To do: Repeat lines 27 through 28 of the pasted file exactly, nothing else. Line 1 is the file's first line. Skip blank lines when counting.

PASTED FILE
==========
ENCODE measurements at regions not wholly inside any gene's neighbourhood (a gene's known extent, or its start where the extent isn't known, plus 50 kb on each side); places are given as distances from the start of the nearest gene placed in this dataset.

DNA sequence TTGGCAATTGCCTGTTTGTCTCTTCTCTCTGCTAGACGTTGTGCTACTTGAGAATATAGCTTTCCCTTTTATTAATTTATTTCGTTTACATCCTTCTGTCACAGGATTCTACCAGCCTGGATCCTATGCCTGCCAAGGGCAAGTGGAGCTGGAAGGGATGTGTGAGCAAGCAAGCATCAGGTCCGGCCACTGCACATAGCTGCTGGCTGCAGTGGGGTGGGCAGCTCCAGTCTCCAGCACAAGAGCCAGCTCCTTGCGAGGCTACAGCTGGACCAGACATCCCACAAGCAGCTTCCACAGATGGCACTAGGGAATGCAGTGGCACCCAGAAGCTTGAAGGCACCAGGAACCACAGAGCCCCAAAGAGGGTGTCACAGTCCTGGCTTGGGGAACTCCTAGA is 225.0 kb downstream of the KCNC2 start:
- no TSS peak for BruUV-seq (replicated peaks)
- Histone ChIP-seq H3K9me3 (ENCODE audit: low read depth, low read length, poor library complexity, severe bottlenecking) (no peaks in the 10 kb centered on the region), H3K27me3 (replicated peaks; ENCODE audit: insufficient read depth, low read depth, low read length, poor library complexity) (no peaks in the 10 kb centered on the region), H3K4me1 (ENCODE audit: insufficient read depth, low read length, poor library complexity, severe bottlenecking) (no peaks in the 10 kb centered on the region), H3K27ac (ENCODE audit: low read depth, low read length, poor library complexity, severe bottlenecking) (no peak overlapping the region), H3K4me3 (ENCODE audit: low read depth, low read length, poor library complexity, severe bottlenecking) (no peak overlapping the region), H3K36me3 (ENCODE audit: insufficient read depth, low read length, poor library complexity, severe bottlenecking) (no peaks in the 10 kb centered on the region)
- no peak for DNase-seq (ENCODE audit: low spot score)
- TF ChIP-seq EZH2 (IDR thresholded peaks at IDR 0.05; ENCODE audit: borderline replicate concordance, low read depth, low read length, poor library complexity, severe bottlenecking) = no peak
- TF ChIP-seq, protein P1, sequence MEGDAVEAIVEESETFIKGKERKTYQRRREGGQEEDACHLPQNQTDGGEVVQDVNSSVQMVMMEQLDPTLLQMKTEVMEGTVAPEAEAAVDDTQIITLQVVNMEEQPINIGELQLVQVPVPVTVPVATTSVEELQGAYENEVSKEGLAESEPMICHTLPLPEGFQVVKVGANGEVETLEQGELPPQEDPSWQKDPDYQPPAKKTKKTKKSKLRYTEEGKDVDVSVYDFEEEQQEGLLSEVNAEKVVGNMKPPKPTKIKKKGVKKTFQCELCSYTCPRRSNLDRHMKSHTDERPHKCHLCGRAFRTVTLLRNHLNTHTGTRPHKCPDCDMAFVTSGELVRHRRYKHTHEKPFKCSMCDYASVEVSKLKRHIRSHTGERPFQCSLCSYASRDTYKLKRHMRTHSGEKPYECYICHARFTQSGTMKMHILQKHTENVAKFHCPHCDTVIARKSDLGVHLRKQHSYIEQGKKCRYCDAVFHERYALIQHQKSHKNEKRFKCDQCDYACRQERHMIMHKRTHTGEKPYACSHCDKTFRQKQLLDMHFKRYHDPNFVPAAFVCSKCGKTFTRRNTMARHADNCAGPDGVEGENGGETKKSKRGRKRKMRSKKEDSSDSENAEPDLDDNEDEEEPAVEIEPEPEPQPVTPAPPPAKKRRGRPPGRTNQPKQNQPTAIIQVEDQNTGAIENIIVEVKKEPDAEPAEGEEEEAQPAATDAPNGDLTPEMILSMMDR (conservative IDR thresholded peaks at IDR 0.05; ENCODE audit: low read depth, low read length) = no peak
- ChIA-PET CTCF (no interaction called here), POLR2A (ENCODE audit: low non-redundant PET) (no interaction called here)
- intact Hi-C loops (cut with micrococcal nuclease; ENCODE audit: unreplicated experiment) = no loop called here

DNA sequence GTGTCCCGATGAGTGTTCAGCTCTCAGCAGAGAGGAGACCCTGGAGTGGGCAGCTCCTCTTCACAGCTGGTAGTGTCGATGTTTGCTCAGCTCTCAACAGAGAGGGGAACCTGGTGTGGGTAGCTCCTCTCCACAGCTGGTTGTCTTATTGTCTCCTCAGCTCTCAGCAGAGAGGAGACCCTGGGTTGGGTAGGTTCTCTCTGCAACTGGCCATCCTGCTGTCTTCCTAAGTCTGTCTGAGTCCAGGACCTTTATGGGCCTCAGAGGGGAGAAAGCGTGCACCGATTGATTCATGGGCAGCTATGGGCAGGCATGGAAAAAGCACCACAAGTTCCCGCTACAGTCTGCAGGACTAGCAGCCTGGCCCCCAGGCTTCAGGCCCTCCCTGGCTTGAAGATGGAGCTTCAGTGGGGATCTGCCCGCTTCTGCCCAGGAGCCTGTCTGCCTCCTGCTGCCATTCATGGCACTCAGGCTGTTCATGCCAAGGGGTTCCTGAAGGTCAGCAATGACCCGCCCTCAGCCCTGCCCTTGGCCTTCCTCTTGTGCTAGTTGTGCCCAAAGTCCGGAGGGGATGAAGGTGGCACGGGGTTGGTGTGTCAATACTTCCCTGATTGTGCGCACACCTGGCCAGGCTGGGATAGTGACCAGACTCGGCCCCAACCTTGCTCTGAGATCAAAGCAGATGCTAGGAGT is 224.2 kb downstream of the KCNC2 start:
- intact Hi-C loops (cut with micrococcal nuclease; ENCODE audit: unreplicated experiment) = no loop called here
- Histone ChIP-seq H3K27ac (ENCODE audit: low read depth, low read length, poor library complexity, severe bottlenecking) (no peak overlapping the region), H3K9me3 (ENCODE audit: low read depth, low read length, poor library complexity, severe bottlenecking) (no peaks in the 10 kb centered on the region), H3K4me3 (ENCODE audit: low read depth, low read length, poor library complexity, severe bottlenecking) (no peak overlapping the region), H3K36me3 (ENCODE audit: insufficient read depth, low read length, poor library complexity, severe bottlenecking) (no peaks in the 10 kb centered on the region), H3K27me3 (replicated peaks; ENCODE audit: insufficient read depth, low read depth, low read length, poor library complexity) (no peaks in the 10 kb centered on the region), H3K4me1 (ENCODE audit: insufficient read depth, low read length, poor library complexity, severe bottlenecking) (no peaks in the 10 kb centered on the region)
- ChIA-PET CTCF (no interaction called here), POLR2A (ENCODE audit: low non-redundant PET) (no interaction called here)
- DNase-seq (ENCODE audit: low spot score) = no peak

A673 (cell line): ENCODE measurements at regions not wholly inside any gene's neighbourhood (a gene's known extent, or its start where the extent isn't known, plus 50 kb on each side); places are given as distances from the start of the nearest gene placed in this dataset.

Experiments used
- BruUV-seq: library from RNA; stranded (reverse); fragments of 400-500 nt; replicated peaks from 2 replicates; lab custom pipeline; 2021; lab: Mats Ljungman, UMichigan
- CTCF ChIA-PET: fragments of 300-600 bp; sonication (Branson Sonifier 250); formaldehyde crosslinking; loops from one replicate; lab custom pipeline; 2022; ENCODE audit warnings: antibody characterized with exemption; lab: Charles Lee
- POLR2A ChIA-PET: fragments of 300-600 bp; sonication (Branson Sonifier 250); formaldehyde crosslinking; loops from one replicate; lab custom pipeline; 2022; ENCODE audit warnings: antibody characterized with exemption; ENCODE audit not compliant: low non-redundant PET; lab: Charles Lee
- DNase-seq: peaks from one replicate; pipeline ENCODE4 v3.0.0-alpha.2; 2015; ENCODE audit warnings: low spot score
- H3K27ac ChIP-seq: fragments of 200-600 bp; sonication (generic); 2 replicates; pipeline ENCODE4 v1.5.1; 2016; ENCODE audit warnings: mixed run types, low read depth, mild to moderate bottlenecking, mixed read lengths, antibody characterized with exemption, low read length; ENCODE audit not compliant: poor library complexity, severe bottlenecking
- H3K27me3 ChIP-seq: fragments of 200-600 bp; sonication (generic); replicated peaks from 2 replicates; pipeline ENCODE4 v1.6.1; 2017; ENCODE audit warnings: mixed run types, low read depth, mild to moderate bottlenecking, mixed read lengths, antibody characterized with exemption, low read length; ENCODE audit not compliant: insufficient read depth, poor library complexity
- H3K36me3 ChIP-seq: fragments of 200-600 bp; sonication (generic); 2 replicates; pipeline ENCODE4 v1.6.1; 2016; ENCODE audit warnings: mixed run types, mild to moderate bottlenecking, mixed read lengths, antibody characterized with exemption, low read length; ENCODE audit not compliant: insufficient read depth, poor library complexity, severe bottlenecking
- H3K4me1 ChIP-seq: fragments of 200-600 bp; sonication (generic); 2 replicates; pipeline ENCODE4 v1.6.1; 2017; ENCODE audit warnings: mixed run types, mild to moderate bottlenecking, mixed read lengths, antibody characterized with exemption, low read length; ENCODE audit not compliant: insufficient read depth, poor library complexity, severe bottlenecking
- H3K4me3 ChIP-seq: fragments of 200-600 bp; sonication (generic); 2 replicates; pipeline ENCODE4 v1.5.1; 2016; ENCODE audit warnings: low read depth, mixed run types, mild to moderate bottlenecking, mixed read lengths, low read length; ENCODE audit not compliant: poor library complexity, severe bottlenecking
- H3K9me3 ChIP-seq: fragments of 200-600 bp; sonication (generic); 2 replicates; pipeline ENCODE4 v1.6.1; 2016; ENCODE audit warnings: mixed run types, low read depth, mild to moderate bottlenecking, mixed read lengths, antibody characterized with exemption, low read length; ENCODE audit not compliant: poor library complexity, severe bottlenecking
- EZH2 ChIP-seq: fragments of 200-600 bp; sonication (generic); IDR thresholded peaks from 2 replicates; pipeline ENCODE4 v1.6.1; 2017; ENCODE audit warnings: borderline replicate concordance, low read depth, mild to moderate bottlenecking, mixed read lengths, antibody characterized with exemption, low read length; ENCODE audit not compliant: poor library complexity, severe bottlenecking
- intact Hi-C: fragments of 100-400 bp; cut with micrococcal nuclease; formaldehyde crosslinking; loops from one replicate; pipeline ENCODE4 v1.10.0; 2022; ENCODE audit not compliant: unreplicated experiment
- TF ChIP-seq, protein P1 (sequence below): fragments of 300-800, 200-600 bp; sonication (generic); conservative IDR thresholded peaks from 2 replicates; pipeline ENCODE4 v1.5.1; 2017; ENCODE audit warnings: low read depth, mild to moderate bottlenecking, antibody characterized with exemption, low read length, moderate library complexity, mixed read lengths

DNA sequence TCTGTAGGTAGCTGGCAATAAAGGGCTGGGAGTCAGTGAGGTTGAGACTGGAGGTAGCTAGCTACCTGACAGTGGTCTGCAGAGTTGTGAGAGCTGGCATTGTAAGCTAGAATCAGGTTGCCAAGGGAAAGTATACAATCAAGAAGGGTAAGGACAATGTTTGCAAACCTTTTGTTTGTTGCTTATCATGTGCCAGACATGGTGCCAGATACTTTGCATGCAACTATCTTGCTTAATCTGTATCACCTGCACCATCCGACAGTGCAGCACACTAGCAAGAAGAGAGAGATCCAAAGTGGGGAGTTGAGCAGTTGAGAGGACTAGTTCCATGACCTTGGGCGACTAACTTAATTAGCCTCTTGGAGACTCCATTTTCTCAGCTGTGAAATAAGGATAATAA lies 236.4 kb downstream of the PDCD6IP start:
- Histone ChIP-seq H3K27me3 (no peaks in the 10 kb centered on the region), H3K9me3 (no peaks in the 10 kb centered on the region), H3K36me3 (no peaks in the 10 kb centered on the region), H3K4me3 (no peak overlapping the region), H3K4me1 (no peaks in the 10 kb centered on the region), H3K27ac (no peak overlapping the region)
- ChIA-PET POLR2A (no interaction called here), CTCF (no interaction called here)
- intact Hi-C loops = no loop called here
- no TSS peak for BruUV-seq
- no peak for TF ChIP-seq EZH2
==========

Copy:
- EZH2 ChIP-seq: fragments of 200-600 bp; sonication (generic); IDR thresholded peaks from 2 replicates; pipeline ENCODE4 v1.6.1; 2017; ENCODE audit warnings: borderline replicate concordance, low read depth, mild to moderate bottlenecking, mixed read lengths, antibody characterized with exemption, low read length; ENCODE audit not compliant: poor library complexity, severe bottlenecking
- intact Hi-C: fragments of 100-400 bp; cut with micrococcal nuclease; formaldehyde crosslinking; loops from one replicate; pipeline ENCODE4 v1.10.0; 2022; ENCODE audit not compliant: unreplicated experiment